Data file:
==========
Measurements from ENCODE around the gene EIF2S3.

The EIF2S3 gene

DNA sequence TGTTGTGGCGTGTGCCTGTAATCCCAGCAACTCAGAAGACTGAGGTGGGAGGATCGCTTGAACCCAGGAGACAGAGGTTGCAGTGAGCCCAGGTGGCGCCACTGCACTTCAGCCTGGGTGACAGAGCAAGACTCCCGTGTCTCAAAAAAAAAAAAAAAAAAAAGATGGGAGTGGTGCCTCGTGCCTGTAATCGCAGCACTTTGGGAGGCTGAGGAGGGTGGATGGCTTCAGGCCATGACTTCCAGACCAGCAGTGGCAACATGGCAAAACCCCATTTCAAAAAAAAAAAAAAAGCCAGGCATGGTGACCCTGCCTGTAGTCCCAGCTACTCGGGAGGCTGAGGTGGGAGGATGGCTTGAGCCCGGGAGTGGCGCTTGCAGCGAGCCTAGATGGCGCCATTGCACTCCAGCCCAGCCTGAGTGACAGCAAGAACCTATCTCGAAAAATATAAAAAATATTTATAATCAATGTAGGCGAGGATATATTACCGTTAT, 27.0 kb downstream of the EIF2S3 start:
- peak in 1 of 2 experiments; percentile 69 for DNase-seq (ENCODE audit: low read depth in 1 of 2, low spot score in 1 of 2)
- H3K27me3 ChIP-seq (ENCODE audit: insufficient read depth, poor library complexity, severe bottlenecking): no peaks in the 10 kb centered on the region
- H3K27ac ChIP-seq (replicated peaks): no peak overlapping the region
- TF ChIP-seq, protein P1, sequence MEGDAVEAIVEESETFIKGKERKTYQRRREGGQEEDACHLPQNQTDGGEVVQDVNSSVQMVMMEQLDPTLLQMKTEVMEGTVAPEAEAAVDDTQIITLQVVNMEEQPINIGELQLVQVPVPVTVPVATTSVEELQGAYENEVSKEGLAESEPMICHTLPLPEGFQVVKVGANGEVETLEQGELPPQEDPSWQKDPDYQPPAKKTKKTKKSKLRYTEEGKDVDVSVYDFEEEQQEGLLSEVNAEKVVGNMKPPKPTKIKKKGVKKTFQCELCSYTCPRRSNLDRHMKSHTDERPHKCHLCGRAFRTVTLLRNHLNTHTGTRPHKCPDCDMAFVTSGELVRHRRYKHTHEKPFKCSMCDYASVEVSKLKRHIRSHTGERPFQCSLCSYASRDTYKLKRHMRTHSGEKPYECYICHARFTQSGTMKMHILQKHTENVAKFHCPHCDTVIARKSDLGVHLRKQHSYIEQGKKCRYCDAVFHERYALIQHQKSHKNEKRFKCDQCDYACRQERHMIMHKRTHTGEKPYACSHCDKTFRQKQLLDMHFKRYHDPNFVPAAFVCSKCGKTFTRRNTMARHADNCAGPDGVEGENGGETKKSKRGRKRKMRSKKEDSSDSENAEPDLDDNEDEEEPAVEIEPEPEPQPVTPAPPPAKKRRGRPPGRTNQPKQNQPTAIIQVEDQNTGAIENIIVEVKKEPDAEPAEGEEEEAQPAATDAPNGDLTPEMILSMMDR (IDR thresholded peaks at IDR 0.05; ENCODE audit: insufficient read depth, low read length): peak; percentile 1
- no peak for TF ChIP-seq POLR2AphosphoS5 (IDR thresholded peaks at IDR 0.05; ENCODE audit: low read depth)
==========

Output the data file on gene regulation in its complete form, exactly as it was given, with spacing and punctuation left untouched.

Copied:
Measurements from ENCODE around the gene EIF2S3.

The EIF2S3 gene

DNA sequence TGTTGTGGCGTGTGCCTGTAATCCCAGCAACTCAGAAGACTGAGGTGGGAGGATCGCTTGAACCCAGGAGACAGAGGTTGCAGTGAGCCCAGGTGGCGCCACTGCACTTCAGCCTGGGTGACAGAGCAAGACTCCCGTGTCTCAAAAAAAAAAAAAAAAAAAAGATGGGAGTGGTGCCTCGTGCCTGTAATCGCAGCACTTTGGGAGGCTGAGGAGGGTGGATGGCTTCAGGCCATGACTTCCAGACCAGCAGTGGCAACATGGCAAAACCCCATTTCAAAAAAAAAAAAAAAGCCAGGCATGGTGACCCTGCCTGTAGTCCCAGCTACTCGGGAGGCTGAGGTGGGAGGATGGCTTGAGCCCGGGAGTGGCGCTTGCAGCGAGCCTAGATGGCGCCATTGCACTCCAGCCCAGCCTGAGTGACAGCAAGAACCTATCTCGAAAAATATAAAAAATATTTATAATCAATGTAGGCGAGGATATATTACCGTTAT, 27.0 kb downstream of the EIF2S3 start:
- peak in 1 of 2 experiments; percentile 69 for DNase-seq (ENCODE audit: low read depth in 1 of 2, low spot score in 1 of 2)
- H3K27me3 ChIP-seq (ENCODE audit: insufficient read depth, poor library complexity, severe bottlenecking): no peaks in the 10 kb centered on the region
- H3K27ac ChIP-seq (replicated peaks): no peak overlapping the region
- TF ChIP-seq, protein P1, sequence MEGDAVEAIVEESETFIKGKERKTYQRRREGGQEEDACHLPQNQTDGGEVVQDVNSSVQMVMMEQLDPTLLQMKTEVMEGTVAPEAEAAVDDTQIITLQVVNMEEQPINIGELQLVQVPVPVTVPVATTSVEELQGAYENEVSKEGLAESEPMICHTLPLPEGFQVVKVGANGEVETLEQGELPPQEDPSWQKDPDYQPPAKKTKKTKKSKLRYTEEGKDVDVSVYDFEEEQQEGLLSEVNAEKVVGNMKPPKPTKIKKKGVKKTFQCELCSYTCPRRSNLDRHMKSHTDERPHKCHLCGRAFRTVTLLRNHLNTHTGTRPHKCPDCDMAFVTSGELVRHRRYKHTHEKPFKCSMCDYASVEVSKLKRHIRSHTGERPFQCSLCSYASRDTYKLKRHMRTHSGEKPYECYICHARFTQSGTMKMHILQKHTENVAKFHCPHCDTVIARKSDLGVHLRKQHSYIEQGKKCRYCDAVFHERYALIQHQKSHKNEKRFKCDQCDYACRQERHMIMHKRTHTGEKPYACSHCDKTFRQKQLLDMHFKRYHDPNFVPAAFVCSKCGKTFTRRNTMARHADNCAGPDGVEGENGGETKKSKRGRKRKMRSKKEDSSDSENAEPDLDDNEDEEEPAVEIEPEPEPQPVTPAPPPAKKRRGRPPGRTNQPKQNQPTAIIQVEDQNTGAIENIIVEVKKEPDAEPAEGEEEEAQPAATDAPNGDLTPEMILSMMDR (IDR thresholded peaks at IDR 0.05; ENCODE audit: insufficient read depth, low read length): peak; percentile 1
- no peak for TF ChIP-seq POLR2AphosphoS5 (IDR thresholded peaks at IDR 0.05; ENCODE audit: low read depth)